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Eva Lau on Embracing Your Culture While Breaking Down Its Barriers



The FLIK community has grown to be full of great cultural, social and ethnic diversity. We are immigrants, the children of immigrants, have lived in different continents, speak multiple languages and know how it feels to be asked, “but where are you really from?”. Eyeroll.


Our unique backgrounds shape our experiences, relationships and the expectations that are placed upon us - both by ourselves and by others. Not to mention the expectations that go along with being womxn, but that’s a whole different article.


Eva Lau describes herself as a product of traditional values. An immigrant from Hong Kong, Eva shares her challenges and successes as a young Chinese woman making her mark on multiple male-dominated industries. As the founder of Two Small Fish Ventures, Eva is a venture capitalist who focuses on investing in transformative tech startups.


As the first girl born in her extended family, Eva recalls feeling less cherished by her family members simply because she was a girl. From a young age, her mother told her that she had to do more, work harder and go the extra mile to prove to the world that her abilities weren’t bound by her gender.


When she arrived in Toronto, Eva remembers that her family didn’t give her many options when it came to choosing what to do with her future. The choices were: engineering, doctor, or lawyer. From her limited options, she decided to pursue industrial engineering at the University of Toronto where she was one of the very few people in her classes who identified as a woman.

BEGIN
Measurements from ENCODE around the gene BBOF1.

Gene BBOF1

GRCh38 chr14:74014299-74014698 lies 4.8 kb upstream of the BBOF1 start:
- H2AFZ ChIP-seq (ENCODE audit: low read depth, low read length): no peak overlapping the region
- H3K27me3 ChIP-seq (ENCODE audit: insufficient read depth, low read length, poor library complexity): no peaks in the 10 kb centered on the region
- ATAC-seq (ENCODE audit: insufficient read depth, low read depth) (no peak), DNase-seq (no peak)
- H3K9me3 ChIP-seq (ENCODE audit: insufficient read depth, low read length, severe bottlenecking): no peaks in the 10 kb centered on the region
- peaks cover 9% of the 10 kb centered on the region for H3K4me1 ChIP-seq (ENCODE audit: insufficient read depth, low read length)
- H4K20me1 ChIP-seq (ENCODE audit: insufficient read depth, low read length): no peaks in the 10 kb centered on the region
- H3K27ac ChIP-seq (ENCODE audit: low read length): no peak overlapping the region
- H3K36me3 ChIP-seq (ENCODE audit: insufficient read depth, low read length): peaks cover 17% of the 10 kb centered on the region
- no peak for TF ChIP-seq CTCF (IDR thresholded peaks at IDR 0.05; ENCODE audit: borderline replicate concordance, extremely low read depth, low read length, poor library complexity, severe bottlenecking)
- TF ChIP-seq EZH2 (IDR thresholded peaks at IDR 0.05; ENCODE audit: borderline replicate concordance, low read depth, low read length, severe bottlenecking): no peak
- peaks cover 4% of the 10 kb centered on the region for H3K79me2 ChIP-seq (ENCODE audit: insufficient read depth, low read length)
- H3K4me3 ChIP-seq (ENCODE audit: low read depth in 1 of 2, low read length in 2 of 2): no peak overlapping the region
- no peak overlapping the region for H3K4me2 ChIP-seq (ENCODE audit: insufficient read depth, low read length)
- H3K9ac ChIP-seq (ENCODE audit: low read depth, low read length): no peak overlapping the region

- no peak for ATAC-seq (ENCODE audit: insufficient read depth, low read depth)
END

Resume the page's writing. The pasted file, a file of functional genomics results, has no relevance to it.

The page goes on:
She remembers feeling like she wasn’t as pretty as the other girls from other faculties. You know the ones who wake up early to put serious thought into their hair, makeup and outfits for 8:30 a.m. lectures when everyone else looks like they stayed in bed until 15 minutes before class because that’s exactly what they did?


I mean, no judgement to them. Eva calls them “prepared”, I call them show offs.


An advantage of being one of the few girls in the class? “The professor always notices you,” says Eva. The disadvantage? It’s very easy to be overshadowed.


All of these familial and academic expectations, however, prepared her for working in an industry dominated by men.


After graduation, Eva began working with a software startup where she discovered her passion for working with early stage companies. She calls the experience “transformative” because for the first time, she was able to feel and see the organization that she was a part of. She was able to have conversations with the founders, work directly with them, and make meaningful contributions to moving the business forward.


She remembers realizing,


“I’m not just one tiny nut or tiny bolt in a big machine - I could be a gear”.

After being on maternity leave, Eva began pursuing her MBA part-time. She wanted to share her diverse experience across multiple fields with up and coming entrepreneurs. “What’s a better way to make an impact on the world? Start your own company,” she explains. Starting out as an angel investor, Eva wanted to become someone who could recycle her capital and her knowledge in order to build the next generation of tech giants.


Today, Eva is one of very few women in Canada working as a general partner in venture capitalism. She hopes that as more women rise to these leadership positions along with her, more people will come to realize the challenges faced by so many trying to please everyone - parents, children, colleagues and clients - and will see just how much women have (quietly) contributed to the world around us.


Written By: Hannah Geiser

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